I’ve had a sudden onset of sinus problems in the past few months. My oral surgeon assures me that these problems have nothing to do with the dental surgery that immediately preceded them. Because there is no connection whatsoever between the mouth and sinuses (inform the otolaryngologists that theirs is sham field). On the subject of ENTs, did you know that ENTs are actually surgeons, and if you go to one for help, they have nothing to offer in between Nasonex and surgery? Well now you know.
My real point is that with some experimentation, I’ve found a few good products that I didn’t previously know about. I’m sharing in the hopes of helping someone else by cluing them in about these surprisingly little-known gems.
Note: I’m leaving out mention of sinus rinsing and plain saline sprays because everyone knows about them and there’s a glut of information for them. Also, if sinus rinsing or plain saline spray is all it takes to keep you clear, then YOU DON’T HAVE SINUS PROBLEMS. What you have is normal sinuses. Consider yourself lucky, and stop telling people that rinsing cures everything.
First, an exercise
This won’t clear your nose for more that a few minutes, but it can be very helpful to unstuff things before using a nasal spray (assuming the congestion is inflammation and not mucus).
Exhale. Pinch your nose shut and hold your breath. Nod your head up and down, and continue until you can’t hold your breath any more. Breath through your temporarily clear nose.
Conclusion: You’ll feel like an idiot, but it works for a few minutes. That’s all the time you need to use a sinus rinse or spray.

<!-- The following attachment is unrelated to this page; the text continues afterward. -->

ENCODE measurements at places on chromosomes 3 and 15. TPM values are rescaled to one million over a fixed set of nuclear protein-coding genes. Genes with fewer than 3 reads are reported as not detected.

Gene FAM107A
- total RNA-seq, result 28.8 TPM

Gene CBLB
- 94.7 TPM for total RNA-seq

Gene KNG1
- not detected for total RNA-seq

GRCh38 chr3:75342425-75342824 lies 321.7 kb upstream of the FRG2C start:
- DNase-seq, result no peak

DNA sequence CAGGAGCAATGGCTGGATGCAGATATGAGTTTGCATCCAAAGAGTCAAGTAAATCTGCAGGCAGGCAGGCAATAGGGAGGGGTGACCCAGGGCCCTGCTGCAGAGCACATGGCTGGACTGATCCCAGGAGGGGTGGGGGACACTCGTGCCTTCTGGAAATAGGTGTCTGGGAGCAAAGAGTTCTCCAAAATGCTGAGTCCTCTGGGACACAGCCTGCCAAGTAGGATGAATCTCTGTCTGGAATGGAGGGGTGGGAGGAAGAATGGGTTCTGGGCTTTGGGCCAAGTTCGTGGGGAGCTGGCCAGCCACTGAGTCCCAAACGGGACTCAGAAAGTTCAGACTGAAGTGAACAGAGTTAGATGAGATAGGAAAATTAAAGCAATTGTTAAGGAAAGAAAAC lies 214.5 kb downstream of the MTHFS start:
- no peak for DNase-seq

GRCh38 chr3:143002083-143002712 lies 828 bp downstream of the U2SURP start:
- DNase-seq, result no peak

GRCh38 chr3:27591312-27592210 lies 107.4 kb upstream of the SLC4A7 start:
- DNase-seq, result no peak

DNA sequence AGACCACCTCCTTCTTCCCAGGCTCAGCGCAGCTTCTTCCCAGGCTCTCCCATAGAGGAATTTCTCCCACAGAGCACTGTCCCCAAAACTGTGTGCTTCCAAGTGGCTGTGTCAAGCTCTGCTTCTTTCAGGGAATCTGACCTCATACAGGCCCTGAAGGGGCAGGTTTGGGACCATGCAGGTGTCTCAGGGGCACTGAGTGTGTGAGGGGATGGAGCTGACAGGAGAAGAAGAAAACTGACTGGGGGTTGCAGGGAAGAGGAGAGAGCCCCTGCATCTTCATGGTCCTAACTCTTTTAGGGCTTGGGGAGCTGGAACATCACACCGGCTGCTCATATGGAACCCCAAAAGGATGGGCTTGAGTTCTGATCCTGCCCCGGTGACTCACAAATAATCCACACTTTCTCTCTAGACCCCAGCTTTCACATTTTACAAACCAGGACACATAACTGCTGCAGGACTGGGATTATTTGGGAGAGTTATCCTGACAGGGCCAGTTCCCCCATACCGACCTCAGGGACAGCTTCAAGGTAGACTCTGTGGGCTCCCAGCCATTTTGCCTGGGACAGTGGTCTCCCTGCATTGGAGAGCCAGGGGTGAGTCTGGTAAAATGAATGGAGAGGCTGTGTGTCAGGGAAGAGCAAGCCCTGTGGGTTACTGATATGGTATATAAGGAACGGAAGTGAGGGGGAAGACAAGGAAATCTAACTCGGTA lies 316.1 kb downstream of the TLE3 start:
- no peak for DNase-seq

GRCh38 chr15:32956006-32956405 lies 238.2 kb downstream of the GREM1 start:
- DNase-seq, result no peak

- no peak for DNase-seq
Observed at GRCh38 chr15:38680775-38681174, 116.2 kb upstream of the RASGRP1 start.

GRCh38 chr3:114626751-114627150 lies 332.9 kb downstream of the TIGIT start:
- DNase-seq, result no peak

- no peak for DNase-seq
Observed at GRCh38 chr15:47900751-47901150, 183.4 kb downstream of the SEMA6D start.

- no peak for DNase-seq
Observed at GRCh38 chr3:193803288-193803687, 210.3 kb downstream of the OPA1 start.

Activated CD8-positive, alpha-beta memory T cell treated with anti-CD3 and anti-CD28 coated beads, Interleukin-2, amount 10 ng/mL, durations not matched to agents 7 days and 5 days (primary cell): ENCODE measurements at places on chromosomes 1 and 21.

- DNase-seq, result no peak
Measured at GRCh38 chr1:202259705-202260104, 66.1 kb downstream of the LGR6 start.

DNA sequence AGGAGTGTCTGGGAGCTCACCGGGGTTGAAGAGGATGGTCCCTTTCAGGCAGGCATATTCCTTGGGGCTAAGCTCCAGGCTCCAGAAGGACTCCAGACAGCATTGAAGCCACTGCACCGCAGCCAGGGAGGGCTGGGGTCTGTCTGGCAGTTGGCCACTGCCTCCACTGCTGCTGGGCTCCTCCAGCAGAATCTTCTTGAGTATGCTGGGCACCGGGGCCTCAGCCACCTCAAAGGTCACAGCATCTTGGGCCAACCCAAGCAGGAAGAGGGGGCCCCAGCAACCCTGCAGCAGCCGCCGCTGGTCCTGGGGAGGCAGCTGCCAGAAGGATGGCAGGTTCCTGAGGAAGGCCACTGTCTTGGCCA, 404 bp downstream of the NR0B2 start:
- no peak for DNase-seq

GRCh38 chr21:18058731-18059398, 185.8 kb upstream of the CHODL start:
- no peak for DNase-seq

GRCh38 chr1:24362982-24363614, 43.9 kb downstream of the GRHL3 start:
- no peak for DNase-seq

Naturade Nasal Spray, Saline & Aloe
This is a nice step up from a plain saline spray. It’s isotonic (meaning it’s the same level of saline as in the human body). In addition to the aloe, there’s a few other extracts in it that give it a gentle boost for clearing sinuses. It’s low-level help, but sometimes that’s all you need. One of the great things about it is that it’s cheap and relatively easy to find (I got it at Whole Foods).
Oddly, the price is higher on Naturade’s website than what I paid at WF.
Conclusion: A good saline spray with just a little extra.
Xlear Nasal Spray, Pump Mist
This is a great Afrin alternative. I’ve told so many people about it that a friend asked if I was being paid to shill for them (they should pay me, but they don’t). It’s hyperosmotic (hypertonic), which means it has a higher saline content than the human body. That means it dries you out more. It also contains the sweetener xylitol, so when it runs down the back of your throat it’s tasty (you just can’t underrate how nice that is compared to some other things you might spray up your nose).
It’s not as strong as Afrin, and it might take just a bit longer to kick in. But here is the awesome part. Unlike Afrin, it’s not addictive, and it won’t damage your sinuses and sense of smell like Afrin can. So you can use it every day if you need it. Seriously, no more “three days only then suffer if it hasn’t resolved.” The only down side is that it is meant to dry things out. So it’s highly effective for clearing mucus, but might not be as helpful if dry, inflamed swelling is your problem.